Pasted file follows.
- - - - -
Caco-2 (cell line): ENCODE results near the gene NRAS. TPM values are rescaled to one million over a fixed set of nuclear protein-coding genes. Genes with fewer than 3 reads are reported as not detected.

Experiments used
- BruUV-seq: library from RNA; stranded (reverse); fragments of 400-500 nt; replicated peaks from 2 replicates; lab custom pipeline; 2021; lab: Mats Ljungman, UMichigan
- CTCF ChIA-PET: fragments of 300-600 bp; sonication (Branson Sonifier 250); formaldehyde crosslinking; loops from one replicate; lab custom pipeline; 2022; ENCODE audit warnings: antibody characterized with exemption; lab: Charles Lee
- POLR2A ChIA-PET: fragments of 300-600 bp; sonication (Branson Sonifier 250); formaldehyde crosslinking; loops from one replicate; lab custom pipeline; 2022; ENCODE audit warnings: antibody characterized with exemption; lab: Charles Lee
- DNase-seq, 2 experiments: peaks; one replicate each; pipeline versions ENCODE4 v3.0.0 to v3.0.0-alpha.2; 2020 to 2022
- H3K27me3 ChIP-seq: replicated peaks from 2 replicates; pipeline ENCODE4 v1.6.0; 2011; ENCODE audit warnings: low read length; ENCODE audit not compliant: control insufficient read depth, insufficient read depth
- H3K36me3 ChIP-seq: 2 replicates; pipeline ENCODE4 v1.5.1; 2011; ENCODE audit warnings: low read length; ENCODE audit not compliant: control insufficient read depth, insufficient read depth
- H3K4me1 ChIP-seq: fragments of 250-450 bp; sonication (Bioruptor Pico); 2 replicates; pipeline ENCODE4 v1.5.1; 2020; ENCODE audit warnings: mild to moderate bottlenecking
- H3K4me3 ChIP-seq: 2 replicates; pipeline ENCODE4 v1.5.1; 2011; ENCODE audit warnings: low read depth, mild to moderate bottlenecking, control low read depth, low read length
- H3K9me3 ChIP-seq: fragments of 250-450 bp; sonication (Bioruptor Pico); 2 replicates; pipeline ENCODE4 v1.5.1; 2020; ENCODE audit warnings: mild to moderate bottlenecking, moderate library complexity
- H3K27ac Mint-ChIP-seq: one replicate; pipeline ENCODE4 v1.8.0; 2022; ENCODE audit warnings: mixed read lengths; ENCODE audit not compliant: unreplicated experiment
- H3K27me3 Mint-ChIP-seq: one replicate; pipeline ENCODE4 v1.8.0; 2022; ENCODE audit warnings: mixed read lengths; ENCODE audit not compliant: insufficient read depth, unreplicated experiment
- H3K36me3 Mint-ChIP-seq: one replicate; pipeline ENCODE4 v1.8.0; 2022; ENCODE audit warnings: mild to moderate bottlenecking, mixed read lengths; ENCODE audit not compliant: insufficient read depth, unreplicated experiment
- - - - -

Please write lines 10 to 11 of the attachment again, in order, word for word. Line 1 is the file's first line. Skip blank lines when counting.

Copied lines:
- H3K4me3 ChIP-seq: 2 replicates; pipeline ENCODE4 v1.5.1; 2011; ENCODE audit warnings: low read depth, mild to moderate bottlenecking, control low read depth, low read length
- H3K9me3 ChIP-seq: fragments of 250-450 bp; sonication (Bioruptor Pico); 2 replicates; pipeline ENCODE4 v1.5.1; 2020; ENCODE audit warnings: mild to moderate bottlenecking, moderate library complexity